Karl Gorman
12
January
2022
Everything You Need to Know About C#10

Everything You Need to Know About C#10 Release

C# is nothing new to us. We have known it since January 2002 to be more precise. The language has undergone quite a few changes in the last two decades. However, as we wait for the 20th birthday of this popular language, it has already got a version update – C#10. C#10 was released on November 9th, along with .NET 6. They both bring along tons of new exciting features. These features have greatly enhanced the programming language. In this blog, we will have a look at the major features of C#10 and how they have transformed it.

Visit the links for the Visual Studio 2022 and the .NET 6 announcement for more information.

Global and implicit usings

using directives makes working with namespaces much easier. To minimize the number of usings that are supposed to be mentioned at the head of all files, C# 10 adds a new global using directive and implicit usings.

Global using directives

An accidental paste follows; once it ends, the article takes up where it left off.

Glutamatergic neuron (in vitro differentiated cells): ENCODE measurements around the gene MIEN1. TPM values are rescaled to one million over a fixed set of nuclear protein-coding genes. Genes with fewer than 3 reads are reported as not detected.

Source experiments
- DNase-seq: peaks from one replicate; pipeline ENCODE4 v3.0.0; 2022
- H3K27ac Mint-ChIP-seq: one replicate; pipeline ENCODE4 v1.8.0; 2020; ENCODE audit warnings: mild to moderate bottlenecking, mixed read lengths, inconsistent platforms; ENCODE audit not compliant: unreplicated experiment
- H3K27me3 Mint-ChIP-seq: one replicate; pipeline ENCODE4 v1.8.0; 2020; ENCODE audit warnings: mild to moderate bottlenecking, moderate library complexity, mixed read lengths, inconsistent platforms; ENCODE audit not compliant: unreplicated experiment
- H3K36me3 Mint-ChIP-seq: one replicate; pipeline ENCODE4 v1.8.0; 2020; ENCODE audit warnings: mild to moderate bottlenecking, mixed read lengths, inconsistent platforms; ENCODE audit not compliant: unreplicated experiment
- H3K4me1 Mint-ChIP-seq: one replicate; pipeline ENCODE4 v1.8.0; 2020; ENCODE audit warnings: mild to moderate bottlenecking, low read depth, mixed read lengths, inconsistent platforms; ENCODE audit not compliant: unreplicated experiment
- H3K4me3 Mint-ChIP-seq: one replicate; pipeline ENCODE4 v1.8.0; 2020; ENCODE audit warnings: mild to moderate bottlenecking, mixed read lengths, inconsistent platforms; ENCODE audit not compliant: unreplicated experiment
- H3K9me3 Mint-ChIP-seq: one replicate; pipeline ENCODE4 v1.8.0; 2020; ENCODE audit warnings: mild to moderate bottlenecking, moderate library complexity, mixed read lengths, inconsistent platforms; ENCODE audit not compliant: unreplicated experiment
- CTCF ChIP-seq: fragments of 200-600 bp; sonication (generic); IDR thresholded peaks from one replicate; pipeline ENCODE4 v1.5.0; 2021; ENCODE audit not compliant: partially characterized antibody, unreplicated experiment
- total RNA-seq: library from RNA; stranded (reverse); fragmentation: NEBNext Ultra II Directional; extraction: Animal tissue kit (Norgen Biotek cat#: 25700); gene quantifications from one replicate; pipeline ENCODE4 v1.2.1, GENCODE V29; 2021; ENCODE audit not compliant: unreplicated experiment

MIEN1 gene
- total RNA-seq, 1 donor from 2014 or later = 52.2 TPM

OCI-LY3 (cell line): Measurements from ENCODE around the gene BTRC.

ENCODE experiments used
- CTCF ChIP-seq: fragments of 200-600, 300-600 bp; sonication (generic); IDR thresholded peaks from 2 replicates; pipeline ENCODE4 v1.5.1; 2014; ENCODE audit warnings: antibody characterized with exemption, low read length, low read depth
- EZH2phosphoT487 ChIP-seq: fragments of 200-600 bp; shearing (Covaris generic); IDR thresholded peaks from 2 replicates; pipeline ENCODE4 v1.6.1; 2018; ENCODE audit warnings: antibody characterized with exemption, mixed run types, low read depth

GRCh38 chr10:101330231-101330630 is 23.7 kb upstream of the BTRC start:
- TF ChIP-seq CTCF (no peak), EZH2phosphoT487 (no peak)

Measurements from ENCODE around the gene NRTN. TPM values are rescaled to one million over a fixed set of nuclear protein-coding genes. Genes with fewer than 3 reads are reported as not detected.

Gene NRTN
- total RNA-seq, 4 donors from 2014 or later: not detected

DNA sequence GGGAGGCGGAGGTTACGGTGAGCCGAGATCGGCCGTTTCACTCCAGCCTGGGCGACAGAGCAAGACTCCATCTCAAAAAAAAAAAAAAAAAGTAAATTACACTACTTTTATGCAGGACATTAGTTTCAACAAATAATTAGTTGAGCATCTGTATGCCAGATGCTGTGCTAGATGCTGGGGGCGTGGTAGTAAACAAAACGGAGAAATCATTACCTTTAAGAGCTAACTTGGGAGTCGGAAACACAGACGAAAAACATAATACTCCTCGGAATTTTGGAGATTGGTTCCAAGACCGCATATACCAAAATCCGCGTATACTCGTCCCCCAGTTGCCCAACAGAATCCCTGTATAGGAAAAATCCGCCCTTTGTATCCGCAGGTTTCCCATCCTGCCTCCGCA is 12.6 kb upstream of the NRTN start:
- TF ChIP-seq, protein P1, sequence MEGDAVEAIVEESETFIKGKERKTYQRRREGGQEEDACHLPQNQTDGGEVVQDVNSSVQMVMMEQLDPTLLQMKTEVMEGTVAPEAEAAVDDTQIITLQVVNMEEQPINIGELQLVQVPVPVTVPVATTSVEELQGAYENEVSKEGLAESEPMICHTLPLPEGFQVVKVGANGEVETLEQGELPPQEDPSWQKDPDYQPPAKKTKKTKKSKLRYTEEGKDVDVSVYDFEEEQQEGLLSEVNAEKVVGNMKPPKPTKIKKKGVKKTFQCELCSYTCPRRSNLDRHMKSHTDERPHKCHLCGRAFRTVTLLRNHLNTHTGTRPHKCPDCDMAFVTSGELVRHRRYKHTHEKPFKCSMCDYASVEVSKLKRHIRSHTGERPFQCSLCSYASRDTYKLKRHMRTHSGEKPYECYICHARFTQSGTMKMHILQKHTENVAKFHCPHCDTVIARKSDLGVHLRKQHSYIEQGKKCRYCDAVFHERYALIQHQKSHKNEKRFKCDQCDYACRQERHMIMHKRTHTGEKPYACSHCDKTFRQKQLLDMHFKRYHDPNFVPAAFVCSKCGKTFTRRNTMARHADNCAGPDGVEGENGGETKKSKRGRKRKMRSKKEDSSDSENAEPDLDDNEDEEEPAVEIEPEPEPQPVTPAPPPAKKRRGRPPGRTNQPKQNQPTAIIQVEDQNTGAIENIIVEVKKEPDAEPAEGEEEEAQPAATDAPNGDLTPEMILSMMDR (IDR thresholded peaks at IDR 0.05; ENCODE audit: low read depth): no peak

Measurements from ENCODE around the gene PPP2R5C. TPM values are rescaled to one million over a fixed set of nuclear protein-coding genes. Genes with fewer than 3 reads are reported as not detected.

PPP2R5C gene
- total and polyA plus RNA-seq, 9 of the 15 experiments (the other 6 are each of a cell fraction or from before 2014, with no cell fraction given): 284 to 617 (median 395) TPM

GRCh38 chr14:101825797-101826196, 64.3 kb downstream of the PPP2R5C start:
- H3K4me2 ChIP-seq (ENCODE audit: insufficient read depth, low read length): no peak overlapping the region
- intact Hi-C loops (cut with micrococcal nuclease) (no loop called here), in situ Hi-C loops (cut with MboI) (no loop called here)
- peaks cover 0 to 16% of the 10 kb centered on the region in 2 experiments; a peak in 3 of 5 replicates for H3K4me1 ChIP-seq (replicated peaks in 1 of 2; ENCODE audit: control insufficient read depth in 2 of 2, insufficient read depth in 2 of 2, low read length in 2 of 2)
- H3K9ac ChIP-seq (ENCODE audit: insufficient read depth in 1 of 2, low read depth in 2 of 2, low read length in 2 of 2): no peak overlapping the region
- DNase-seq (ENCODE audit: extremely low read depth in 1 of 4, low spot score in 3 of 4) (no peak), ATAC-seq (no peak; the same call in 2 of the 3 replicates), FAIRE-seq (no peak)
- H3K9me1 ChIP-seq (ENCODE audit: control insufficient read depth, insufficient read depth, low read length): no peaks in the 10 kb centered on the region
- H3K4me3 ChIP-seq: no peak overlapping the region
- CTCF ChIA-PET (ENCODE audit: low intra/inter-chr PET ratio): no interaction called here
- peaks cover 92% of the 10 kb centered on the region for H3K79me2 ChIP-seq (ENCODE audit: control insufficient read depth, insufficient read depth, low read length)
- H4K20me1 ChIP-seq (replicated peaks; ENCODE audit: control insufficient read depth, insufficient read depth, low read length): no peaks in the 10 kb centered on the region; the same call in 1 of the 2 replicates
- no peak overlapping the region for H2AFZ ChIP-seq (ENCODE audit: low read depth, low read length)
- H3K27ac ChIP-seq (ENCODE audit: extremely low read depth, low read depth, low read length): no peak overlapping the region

When the global keyword comes before a using directive, it means that the keyword will apply to the complete project:

global using System;

Within the directive of global using, you can utilise any functionality of using. For instance, the static keyword imports a type, and makes available all its members and nested types, across your project. Thus, you can include an alias to apply it to the complete project through the using directive:

global using static System.Console;

global using Env = System.Environment;

global usings can be included in any .cs file. Thus, you can put it in Program.cs and files with unique names like usingsglobal.cs. The compilation running currently, usually corresponding to the scope of the running project, is the scope of global usings.

Read the global using directives for further information.

Implicit usings